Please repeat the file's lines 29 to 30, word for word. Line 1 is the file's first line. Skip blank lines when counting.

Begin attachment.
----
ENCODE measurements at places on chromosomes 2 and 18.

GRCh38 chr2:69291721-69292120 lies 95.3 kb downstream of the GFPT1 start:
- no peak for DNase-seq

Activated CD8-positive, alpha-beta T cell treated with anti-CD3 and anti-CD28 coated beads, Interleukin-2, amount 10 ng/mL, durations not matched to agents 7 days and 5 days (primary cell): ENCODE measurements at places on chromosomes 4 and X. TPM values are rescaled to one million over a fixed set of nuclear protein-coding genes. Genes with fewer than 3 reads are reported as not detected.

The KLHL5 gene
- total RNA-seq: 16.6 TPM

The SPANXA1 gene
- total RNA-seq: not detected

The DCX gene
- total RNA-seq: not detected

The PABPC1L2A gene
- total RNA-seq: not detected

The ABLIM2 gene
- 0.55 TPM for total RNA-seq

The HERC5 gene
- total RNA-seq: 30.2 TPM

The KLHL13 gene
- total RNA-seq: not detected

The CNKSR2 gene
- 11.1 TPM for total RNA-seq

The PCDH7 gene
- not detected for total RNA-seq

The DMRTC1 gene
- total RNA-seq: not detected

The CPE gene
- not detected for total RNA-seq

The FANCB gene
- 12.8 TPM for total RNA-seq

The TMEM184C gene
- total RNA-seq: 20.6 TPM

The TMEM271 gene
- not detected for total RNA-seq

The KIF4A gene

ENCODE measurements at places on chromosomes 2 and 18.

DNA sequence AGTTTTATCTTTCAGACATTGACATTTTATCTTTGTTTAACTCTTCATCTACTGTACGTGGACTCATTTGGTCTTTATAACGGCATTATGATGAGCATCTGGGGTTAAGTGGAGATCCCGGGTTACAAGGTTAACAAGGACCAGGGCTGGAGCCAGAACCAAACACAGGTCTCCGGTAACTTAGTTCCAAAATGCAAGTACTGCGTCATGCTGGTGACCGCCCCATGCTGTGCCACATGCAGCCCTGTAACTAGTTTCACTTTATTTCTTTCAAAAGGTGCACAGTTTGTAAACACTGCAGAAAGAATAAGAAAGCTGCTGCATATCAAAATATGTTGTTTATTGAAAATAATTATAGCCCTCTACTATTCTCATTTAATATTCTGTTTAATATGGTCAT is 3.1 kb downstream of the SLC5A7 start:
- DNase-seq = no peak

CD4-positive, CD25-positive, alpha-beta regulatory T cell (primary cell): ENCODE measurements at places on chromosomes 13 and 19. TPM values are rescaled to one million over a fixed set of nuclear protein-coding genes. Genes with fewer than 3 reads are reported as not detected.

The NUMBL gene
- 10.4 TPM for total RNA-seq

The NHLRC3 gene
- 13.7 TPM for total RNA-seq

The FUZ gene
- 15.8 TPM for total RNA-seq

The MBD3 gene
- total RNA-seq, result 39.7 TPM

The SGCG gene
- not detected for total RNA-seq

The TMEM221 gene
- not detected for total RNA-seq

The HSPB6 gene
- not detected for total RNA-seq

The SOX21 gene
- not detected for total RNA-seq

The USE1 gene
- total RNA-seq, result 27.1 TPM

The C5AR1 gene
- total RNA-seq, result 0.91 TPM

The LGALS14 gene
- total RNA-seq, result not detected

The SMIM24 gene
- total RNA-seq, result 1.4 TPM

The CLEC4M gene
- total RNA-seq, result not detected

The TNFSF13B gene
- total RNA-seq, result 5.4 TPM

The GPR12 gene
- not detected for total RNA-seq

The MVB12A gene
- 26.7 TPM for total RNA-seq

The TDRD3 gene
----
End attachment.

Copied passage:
The TMEM184C gene
- total RNA-seq: 20.6 TPM